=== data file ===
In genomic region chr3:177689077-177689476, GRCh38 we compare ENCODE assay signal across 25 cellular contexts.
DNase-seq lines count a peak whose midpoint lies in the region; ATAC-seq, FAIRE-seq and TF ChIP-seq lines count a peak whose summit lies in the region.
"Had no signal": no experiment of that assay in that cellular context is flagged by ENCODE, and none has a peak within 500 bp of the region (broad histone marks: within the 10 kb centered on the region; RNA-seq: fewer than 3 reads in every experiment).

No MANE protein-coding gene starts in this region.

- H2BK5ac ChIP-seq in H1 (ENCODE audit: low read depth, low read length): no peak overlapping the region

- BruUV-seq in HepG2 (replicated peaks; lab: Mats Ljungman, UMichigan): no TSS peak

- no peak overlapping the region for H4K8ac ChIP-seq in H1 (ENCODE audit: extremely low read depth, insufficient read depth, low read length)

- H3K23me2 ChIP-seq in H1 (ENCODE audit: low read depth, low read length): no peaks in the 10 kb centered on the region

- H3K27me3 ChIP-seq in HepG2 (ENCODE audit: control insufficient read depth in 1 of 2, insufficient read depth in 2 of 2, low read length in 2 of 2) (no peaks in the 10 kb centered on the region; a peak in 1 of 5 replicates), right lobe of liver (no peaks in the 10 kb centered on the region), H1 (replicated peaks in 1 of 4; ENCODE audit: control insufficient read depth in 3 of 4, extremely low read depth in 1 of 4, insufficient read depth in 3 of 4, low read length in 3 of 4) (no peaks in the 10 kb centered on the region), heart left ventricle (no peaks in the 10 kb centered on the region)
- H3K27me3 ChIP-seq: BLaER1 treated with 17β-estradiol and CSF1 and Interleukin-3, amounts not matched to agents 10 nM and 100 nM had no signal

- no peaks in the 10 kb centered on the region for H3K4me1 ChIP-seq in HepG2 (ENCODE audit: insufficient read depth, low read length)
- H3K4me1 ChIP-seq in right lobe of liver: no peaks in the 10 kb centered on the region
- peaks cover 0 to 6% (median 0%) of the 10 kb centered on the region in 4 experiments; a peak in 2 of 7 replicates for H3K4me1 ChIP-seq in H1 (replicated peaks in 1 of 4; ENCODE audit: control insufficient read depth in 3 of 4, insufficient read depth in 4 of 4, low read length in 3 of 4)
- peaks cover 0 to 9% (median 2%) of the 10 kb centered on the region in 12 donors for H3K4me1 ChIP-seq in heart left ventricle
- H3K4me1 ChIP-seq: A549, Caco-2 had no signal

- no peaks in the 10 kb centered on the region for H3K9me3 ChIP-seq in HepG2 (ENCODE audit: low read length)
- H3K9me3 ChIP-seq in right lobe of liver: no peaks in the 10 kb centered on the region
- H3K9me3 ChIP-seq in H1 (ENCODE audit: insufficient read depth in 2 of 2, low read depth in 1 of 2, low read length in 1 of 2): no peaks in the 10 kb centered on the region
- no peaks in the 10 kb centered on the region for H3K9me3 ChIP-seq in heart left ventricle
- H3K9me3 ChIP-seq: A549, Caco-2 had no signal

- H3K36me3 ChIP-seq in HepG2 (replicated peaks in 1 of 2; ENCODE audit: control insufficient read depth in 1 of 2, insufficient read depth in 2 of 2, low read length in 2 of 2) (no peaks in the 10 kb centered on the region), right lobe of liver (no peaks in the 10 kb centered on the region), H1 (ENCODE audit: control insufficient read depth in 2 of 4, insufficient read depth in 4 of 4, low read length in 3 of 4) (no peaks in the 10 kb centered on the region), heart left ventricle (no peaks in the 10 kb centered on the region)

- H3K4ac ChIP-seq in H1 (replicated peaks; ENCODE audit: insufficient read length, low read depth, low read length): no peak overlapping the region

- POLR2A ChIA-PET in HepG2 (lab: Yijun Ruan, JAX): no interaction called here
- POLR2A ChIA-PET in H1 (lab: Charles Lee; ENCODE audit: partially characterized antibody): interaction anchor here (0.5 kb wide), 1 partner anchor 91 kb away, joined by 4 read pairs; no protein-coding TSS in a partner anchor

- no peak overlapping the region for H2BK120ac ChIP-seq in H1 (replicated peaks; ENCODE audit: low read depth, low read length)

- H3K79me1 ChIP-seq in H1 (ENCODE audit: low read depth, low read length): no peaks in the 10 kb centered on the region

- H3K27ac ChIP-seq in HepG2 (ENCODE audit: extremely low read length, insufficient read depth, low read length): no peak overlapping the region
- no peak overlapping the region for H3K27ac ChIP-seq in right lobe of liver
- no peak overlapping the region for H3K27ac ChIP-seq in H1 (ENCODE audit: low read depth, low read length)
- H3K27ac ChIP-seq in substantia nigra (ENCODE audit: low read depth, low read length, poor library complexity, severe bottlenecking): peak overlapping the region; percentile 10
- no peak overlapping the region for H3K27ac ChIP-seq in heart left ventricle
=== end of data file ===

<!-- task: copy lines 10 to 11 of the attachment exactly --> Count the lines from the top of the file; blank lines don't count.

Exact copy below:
- H3K27me3 ChIP-seq: BLaER1 treated with 17β-estradiol and CSF1 and Interleukin-3, amounts not matched to agents 10 nM and 100 nM had no signal

- no peaks in the 10 kb centered on the region for H3K4me1 ChIP-seq in HepG2 (ENCODE audit: insufficient read depth, low read length)